We purchased the Memory Maker package and got a lot of great pictures. They have PhotoPass photographers throughout the parks and you walk up and have your picture taken. Sometimes there’s a little extra magic in the finished shot. 🙂 You can buy the photos online individually for $15 each, or you can buy the package for $199 ($169 in advance) and get all of them. We ended up with a couple hundred photographs, about 75 of which we definitely would have wanted — so it was worth it.
Later he kissed my hand and I blushed. I love Sulley.
We met a lot of characters — having my picture taken with Sulley from Monsters, Inc. was a Disney bucket-list item for me. I have a thing where I don’t really like meeting “face” characters. I mean, the princesses and all. I can’t get over the fact that I’m a grown woman and this is another grown woman pretending to be Sleeping Beauty. But Sulley, Pooh or Donald Duck? That’s totally different.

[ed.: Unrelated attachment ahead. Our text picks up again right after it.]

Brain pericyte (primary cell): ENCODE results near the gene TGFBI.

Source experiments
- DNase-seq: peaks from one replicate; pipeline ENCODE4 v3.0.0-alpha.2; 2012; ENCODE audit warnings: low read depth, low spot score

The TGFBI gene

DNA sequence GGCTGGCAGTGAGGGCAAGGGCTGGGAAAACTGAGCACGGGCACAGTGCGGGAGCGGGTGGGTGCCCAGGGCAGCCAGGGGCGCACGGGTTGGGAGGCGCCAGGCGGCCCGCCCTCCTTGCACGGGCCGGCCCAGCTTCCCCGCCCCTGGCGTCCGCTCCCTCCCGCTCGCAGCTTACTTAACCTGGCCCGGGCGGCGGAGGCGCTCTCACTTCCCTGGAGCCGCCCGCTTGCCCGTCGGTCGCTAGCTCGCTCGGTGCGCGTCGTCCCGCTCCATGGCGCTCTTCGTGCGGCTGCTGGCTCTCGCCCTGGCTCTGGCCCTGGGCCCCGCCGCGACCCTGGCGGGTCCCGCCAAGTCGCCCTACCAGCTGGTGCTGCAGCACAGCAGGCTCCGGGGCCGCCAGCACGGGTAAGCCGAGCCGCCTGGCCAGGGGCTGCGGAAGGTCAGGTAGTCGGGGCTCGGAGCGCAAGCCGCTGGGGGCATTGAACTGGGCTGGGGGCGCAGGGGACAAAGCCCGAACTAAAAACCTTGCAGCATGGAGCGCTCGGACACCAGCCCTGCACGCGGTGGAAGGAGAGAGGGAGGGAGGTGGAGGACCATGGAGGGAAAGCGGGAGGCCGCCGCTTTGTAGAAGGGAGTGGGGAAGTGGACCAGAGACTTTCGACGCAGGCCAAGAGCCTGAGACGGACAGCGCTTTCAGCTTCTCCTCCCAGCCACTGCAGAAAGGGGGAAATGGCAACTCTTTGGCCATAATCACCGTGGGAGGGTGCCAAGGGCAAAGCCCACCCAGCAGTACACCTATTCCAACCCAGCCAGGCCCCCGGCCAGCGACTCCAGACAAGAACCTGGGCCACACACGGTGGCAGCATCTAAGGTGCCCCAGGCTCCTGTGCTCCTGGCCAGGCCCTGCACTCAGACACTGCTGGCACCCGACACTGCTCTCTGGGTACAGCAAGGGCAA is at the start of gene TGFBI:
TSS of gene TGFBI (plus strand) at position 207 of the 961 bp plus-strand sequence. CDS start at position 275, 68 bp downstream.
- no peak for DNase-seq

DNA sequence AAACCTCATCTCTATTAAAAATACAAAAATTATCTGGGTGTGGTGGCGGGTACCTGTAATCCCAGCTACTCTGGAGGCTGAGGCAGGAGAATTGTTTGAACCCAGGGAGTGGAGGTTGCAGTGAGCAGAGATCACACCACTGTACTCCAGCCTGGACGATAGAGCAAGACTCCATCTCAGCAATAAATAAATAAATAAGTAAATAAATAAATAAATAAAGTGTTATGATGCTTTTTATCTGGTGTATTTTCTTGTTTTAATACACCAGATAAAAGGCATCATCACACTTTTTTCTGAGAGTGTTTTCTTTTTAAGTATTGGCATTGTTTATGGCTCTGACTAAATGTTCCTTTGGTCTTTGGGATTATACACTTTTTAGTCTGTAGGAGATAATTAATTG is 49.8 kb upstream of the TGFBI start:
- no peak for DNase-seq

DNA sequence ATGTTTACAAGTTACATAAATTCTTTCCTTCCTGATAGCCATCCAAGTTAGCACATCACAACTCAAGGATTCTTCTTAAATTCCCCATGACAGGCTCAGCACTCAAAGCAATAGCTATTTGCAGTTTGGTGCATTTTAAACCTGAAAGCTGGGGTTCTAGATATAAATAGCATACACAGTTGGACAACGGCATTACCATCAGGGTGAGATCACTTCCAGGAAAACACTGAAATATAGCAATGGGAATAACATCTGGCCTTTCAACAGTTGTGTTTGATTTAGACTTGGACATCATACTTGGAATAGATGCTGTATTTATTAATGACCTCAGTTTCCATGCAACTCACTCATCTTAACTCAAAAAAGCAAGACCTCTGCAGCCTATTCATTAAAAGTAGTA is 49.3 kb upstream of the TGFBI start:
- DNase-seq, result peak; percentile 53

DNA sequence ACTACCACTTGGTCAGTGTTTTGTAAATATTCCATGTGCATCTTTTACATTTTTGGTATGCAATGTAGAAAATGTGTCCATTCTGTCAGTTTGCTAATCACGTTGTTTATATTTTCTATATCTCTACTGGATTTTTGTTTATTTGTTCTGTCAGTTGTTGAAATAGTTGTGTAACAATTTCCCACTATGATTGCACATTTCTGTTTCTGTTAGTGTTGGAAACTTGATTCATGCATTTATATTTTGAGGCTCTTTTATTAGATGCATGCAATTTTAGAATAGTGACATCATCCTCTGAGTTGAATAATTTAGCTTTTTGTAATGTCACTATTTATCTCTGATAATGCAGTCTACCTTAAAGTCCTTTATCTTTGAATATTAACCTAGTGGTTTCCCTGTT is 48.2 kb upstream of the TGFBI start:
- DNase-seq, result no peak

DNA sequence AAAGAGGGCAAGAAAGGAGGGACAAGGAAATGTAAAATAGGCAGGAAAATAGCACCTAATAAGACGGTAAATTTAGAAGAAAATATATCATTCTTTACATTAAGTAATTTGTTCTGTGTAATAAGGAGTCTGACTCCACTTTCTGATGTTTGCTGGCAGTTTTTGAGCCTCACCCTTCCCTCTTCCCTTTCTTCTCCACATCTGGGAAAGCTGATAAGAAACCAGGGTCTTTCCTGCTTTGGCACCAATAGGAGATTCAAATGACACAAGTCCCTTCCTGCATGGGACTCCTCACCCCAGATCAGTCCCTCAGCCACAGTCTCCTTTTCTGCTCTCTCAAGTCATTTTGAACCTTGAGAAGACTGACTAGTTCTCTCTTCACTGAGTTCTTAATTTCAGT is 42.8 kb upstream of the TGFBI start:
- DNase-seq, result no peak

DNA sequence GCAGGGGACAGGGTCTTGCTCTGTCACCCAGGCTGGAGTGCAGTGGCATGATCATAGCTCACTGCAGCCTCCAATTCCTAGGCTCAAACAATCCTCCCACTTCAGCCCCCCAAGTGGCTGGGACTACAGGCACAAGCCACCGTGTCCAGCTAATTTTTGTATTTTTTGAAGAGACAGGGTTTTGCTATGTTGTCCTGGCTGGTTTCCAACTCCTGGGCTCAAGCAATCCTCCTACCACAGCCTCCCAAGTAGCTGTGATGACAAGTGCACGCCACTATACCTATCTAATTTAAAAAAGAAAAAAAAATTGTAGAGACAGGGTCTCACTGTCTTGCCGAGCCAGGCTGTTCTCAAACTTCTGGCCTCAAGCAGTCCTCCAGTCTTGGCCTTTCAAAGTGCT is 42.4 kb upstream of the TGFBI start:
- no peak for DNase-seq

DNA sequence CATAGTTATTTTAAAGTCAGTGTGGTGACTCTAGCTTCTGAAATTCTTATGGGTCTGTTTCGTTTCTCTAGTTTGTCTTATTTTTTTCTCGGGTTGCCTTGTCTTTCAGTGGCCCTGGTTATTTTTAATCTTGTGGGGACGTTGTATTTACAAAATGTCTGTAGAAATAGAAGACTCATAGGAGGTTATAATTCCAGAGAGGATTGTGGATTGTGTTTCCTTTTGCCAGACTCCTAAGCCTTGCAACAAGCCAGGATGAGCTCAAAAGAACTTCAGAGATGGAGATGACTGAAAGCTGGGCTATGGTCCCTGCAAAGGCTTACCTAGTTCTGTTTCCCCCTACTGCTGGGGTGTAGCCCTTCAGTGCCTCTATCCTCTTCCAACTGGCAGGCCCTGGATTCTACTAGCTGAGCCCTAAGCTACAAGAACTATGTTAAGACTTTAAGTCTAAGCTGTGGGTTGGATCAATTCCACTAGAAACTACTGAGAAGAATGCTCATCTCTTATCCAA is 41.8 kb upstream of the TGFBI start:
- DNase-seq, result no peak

The characters were great on the whole. Minnie and Daisy Duck make kissy noises when they hug you. Buzz challenged Dave and then danced an impromptu rumba with me. Goofy took one look at Dave’s Goofy shirt and then tried to quit work for the day, figuring this guy had his costume on and could take over. A lot of people think Disney’s just for kids, but it’s not true. We’re grown-ups, but we still love Disney, and we still wanted to have fun and goof around. The characters all understood that.
We shopped a lot. A LOT. The beauty of going to Disney with no kids and not being broke is that when you want things you get them, without worrying about whether you should or not. I got a new Pandora bracelet and charms, we cleaned up at Bonjour Village Gifts (for Beauty & the Beast fans) and Dave got very into pin collecting.
Hidden Mickeys in the fireworks!
All good things come to an end, though. Eventually it was time to leave. In the moment we were so wiped out, we didn’t think we’d mind. But it didn’t take long for Disney Depression to set in. No one takes our Magic Bands as payment. No one’s told me to “Have a Magical Day” all week. And there are no FastPasses for skipping long lines anywhere. It’s sad.